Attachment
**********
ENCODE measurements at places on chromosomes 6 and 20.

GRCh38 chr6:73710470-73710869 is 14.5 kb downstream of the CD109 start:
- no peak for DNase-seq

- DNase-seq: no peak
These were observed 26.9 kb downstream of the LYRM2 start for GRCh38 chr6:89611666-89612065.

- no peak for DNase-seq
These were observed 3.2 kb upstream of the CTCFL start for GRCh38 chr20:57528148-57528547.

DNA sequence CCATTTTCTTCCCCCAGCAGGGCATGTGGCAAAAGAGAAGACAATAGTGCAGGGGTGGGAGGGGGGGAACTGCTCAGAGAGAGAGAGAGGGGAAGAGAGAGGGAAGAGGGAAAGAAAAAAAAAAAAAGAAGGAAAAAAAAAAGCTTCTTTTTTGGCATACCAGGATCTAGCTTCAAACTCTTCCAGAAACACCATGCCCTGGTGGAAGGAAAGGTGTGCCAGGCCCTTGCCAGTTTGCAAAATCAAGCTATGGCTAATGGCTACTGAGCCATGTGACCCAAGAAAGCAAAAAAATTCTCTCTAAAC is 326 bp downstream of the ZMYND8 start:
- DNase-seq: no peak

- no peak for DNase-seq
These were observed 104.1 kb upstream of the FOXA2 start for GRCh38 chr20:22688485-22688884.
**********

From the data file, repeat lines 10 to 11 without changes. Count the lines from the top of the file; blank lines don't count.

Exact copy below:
- no peak for DNase-seq
These were observed 104.1 kb upstream of the FOXA2 start for GRCh38 chr20:22688485-22688884.